Fans must choose between Sir Mick Jagger leading the Stones through bluesy, soul rock or the Beatles trawling through their catalog of classics.
Since 2011, Abbey Road and Jumping Jack Flash have been going head-to-head across the Western United States in casinos, clubs and performing arts centers. The show performed a three month residency earlier this year at the Harrah’s Reno showroom. The next stop is Harrah’s Laughlin for a long residency. The show in Bend is part of a 110 show tour of the U.S., Puerto Rico, Canada and Mexico.
The band members exchange tongue-in-cheek barbs about the rivalry between the bad boys of London and the lads from Liverpool. “In fact, the Beatles and the Stones were fast friends,” said Young Hutchison, who plays “Keith Richards” in the show. “But if you were a 60’s kid, you had to be one or other – not both.”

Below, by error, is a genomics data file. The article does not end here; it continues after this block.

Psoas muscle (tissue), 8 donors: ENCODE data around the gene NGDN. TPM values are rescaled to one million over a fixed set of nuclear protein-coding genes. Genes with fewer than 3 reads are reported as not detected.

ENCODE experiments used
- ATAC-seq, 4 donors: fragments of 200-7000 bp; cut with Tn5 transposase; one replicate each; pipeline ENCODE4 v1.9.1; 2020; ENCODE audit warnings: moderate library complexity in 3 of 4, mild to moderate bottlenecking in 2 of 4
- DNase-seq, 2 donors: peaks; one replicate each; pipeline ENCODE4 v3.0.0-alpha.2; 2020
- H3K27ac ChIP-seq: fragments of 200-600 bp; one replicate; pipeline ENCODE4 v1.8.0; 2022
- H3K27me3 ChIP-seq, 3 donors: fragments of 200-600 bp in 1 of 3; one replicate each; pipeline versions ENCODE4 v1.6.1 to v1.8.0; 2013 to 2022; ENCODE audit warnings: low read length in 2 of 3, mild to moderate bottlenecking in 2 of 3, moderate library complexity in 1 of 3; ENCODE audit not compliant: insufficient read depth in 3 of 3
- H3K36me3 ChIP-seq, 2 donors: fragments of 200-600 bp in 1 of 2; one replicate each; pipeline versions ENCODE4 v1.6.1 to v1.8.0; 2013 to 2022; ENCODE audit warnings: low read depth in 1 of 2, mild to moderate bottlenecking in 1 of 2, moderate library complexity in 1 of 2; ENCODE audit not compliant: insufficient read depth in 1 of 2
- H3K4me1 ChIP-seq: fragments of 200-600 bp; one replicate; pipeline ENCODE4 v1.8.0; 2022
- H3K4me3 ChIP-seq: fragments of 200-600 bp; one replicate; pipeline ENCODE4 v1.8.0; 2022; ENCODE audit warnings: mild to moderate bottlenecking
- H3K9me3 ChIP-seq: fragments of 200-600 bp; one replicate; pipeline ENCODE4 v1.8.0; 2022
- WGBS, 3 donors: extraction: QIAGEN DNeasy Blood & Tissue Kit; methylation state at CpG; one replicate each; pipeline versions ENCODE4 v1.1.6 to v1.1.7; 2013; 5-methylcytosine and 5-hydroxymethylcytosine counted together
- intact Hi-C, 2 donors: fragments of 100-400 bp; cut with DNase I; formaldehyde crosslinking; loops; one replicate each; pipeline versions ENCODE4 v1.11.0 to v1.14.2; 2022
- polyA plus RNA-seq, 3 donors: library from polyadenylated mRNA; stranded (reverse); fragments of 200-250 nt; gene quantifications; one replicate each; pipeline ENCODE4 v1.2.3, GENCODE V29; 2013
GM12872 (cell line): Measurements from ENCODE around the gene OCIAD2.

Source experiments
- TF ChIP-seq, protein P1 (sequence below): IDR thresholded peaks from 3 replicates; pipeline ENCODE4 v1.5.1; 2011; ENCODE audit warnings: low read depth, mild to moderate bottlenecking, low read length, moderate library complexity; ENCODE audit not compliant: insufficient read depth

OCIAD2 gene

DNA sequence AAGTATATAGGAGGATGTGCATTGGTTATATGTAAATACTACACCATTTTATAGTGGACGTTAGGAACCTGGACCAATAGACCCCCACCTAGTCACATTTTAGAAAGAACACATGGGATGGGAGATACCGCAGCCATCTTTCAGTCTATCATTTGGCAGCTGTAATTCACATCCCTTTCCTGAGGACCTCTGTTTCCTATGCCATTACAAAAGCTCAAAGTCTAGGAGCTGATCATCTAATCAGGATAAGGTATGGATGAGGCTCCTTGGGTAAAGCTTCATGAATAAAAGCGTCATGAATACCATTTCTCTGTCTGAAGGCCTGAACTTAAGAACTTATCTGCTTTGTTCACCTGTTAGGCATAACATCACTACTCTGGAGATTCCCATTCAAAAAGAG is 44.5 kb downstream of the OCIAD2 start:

“It was Mick Jagger who inducted the Beatles into the Rock and Roll Hall of Fame,” said Chris Paul Overall, who plays “Paul.”
Abbey Road promise a 30-song, hit-packed chronological set, opening with I Want To Hold Your Hand and the Beatlemania years, to Sgt. Pepper’s Lonely Hearts Club band, before building through the band’s “flower power” period. Jumping Jack Flash will perform three crowd-pleasing sets guaranteed to get even Beatles fans on their feet dancing.
Beatles vs. Stones - A Musical Shoot Out performs October 24 at at 7:30pm. Tickets are $35 - $55, www.towertheatre.org, 541-317-0700